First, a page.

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Carbon capture and storage (CCS) won’t work, according to a study published in the Proceedings of the National Academy of Sciences, because underground earthquakes are certain to cause the carbon to be released too soon.

That’s the gloomy prediction of a group of Stanford University scientists, and a blow to those seeking engineered solutions to climate change.

The problem is twofold. CCS proposes injecting CO2 into brittle underground rocks, something that has geologists increasingly worried could trigger earthquakes (although last Friday, while admitting the risk exists, the US National Research Council noted that no data exists on the risk because there are no large-scale CCS projects in operation).

Second, whether the earthquakes are triggered by the CCS project or not, nearly every continental interior suffers quakes of some magnitude over time scales of decades. The huge volume of CO2 that would need to be stored – around 3.5 billion tons per year, if CCS is to be viable – means that repositories would be needed all over the world.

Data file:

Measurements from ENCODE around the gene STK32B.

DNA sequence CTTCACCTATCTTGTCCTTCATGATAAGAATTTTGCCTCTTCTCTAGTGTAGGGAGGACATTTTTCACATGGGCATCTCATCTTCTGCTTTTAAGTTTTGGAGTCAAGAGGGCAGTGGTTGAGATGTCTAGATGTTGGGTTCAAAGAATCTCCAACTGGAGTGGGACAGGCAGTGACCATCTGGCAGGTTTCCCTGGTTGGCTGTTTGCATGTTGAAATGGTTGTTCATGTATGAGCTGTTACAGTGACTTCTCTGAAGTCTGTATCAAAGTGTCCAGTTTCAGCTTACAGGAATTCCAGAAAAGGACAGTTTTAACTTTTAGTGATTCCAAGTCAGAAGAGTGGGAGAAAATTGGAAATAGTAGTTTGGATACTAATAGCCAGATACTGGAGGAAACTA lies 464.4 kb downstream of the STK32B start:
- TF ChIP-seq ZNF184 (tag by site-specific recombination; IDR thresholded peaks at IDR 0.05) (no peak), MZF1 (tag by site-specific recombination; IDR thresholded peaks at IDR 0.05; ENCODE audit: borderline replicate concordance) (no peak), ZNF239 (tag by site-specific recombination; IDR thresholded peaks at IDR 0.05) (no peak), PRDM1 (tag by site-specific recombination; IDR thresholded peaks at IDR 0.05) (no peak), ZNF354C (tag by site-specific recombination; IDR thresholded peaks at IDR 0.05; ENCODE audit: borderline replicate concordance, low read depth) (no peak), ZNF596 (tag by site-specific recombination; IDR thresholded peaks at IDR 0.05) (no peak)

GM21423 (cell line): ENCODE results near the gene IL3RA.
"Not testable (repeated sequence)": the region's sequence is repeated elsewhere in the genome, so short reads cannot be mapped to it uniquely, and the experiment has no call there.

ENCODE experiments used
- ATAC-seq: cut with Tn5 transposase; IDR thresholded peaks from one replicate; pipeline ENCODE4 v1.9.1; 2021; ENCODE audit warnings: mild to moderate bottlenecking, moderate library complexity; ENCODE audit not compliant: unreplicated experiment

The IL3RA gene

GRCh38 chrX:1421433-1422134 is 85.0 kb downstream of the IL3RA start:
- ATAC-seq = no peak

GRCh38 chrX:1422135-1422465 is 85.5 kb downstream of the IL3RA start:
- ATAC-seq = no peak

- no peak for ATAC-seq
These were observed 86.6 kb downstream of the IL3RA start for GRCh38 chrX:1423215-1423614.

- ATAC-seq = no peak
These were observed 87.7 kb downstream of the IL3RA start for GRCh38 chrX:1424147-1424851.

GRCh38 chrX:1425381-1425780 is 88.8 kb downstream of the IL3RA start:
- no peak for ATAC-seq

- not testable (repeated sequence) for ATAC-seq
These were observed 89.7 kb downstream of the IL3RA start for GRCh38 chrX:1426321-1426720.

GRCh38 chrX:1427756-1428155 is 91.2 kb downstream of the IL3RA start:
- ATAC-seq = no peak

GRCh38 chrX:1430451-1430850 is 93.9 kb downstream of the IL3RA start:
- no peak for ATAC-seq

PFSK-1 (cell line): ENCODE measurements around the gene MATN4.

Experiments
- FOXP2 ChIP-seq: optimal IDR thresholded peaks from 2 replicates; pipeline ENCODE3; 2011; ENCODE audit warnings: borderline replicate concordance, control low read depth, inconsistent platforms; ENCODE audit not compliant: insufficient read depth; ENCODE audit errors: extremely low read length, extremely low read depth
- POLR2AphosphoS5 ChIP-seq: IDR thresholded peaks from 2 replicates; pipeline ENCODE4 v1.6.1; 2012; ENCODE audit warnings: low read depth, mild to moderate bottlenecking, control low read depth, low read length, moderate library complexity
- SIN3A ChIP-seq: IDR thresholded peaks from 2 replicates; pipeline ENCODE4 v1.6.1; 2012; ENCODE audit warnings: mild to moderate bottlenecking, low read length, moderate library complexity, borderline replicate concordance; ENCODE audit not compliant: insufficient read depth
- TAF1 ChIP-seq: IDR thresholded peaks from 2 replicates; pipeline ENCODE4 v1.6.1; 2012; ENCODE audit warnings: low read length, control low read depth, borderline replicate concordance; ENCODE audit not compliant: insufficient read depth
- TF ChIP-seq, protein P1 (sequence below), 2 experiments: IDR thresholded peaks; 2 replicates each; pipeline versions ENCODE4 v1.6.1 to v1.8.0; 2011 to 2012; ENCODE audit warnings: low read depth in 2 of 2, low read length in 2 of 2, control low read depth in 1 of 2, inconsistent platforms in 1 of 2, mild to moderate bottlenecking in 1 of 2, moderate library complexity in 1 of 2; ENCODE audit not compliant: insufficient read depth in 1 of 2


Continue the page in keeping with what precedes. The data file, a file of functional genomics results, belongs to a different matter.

A quake at any repository would lead to a CO2 leak – but for CCS to work, leak rates need to be in the order of a percent every thousand years, the study states.

“In this context, large-scale CCS is a risky, and likely unsuccessful, strategy for significantly reducing greenhouse gas emissions,” the authors, Mark Zoback and Steven Gorelick of Stanford’s departments of Geophysics and Earth System Science, write. ®

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